Teofilo F. Ruiz

 

On his book The Terror of History: On the Uncertainties of Life in Western Civilization

Cover Interview of November 09, 2011

The wide angle

This book is mostly inspired by almost forty years of teaching, by experiencing a loss of faith in my 20s and my understanding of the whole sweep of western history from Mesopotamia to the present.

Students who have formulated many of these issues in their incessant questioning about the world and, most of all, about their place in this world have, inspired me first to write and then, reluctantly, to publish this book. I say reluctantly because as a professional historian I have long feared that this was not the kind of book—personal, filled with questions and doubts—that professional historians usually write.

But we are, as authors and as human beings, a combination of many different things.

One of the objects of this book is to show the reader, and to grasp myself through its writing, the different layers of culture to which I have been exposed over my many years in academia and as an avid reader of fiction, mostly nineteenth-century fiction, from my adolescence onwards.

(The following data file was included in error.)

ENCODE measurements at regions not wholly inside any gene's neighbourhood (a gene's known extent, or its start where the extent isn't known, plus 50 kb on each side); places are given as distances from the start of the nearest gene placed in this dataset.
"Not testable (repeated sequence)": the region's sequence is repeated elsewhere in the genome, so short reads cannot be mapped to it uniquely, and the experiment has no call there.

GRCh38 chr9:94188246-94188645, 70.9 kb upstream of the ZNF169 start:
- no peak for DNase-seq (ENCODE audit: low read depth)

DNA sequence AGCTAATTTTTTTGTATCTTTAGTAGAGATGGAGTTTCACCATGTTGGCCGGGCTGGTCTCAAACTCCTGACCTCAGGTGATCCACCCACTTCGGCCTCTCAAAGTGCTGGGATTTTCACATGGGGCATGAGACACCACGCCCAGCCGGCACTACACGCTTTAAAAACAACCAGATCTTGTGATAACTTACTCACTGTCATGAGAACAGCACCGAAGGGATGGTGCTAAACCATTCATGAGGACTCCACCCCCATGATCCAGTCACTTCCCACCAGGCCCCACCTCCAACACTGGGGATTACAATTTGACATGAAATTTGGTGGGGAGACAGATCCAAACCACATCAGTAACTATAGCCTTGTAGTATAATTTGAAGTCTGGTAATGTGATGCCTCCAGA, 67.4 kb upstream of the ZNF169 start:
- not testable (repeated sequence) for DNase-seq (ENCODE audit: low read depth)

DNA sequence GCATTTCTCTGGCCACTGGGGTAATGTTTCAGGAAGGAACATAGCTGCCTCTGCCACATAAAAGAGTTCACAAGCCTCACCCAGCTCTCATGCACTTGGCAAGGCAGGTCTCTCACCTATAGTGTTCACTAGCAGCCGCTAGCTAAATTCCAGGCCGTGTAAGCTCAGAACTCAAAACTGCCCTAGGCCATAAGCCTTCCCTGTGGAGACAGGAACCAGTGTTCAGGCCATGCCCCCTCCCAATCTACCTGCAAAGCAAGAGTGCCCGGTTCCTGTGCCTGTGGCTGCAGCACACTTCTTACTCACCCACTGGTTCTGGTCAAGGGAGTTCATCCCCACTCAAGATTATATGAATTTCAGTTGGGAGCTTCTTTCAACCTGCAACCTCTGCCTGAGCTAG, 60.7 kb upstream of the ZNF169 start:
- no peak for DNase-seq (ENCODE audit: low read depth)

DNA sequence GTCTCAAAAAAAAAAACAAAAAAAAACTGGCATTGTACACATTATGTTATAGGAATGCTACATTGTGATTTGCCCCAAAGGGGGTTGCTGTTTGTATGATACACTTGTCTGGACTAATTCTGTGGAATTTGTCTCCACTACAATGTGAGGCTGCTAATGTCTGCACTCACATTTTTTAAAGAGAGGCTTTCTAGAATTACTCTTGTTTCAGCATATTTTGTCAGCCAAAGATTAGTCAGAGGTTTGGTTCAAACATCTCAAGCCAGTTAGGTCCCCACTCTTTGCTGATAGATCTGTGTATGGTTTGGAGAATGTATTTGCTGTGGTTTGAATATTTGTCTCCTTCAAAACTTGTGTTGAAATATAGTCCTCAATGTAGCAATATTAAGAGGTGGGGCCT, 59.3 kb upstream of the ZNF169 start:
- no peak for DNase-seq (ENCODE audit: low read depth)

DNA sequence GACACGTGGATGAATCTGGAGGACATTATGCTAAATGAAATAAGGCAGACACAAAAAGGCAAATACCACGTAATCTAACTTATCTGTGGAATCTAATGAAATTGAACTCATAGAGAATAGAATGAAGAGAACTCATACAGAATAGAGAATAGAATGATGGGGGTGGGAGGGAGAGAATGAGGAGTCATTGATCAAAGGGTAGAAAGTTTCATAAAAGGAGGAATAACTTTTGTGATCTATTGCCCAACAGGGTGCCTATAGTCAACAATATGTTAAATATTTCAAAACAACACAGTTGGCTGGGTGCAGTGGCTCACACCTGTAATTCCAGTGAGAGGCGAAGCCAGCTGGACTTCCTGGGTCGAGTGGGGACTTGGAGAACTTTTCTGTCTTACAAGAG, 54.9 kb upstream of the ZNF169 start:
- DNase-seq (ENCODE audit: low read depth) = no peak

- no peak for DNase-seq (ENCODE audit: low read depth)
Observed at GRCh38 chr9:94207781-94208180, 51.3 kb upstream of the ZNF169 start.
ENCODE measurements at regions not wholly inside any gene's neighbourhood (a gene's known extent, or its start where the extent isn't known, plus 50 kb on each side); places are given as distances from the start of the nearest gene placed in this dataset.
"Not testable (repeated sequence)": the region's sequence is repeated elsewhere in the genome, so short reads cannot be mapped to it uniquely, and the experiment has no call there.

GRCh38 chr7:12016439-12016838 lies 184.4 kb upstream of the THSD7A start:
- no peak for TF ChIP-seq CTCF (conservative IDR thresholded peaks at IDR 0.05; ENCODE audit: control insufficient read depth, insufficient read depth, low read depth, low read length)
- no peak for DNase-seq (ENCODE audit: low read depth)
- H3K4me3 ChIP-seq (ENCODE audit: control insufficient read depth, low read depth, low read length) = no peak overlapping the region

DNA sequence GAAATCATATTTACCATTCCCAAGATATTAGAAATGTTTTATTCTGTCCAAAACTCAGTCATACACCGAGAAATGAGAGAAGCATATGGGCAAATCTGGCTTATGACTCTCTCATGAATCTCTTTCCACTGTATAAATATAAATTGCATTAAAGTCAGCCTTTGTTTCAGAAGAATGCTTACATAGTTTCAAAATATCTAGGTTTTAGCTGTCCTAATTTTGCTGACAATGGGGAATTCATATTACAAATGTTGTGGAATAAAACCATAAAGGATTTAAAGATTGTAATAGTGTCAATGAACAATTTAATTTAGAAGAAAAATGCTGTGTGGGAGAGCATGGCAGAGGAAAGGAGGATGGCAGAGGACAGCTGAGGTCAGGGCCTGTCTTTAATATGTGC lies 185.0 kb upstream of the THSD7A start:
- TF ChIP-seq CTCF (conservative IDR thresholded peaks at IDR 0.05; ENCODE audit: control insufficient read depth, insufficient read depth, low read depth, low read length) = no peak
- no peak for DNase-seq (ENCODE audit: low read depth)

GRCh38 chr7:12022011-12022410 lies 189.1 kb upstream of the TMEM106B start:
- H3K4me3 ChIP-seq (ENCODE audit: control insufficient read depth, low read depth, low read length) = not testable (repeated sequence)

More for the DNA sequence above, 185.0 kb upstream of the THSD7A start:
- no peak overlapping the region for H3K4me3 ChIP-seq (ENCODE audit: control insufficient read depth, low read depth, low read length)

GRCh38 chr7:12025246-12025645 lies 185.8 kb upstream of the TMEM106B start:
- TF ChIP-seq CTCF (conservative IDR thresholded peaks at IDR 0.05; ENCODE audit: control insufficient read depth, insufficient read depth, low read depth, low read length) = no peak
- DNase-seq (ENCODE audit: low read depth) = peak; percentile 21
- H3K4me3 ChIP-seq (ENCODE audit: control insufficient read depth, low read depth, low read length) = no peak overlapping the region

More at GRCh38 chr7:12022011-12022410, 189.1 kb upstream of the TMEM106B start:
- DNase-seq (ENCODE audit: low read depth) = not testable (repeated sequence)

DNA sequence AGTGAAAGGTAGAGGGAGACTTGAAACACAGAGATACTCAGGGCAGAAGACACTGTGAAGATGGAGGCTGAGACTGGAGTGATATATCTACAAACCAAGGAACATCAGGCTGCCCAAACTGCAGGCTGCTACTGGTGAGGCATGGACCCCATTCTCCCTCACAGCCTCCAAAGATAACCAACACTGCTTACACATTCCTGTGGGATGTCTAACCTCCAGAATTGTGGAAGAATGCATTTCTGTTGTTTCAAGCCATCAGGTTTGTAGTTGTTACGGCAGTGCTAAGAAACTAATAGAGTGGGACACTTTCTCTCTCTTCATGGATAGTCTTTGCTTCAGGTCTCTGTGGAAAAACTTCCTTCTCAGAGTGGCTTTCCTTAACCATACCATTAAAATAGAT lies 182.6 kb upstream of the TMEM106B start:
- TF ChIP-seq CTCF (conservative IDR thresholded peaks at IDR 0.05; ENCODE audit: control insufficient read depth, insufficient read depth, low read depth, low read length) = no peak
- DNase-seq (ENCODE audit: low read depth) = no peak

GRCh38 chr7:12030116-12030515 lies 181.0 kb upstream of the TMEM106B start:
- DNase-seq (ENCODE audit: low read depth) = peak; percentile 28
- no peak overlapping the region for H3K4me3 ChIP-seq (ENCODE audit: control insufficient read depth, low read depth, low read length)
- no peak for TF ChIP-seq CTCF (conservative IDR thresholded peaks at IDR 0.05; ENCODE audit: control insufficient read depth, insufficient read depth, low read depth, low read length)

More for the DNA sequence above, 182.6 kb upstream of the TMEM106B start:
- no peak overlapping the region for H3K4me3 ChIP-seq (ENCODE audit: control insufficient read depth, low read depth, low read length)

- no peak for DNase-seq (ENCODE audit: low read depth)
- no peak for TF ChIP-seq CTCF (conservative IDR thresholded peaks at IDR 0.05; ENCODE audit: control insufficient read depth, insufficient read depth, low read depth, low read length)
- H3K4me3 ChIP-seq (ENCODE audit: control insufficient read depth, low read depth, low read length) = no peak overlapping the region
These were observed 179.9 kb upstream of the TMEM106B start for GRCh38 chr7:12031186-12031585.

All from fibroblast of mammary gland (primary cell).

There is of course a whole collection of writers and artists (often in what may seem a strange combination) who have inspired this book and many of the questions raised in it. In rough chronological order, these authors range from the epic of Gilgamesh to Plato, St. Francis of Assisi, Boccaccio, the Marquis de Sade, Victor Hugo, Michel de Certeau, Walter Benjamin, Aldous Huxley, George Orwell, and others.

In art, Goya’s so-called “Dark Paintings,” (of which “Saturn Devouring His Children,” serves as the cover for this book) have had a tremendous imprint on my way of thinking about the past and the future.

And then, of course, the poets who I quote profusely in the last chapter and in the conclusion to the book, beginning with the early and mid nineteenth-century poets to James Thompson’s devastating vision.

But in the end, my students, my classes, my sense of a world in which injustice and inequality rule were the main locomotives for the writing of The Terror of History.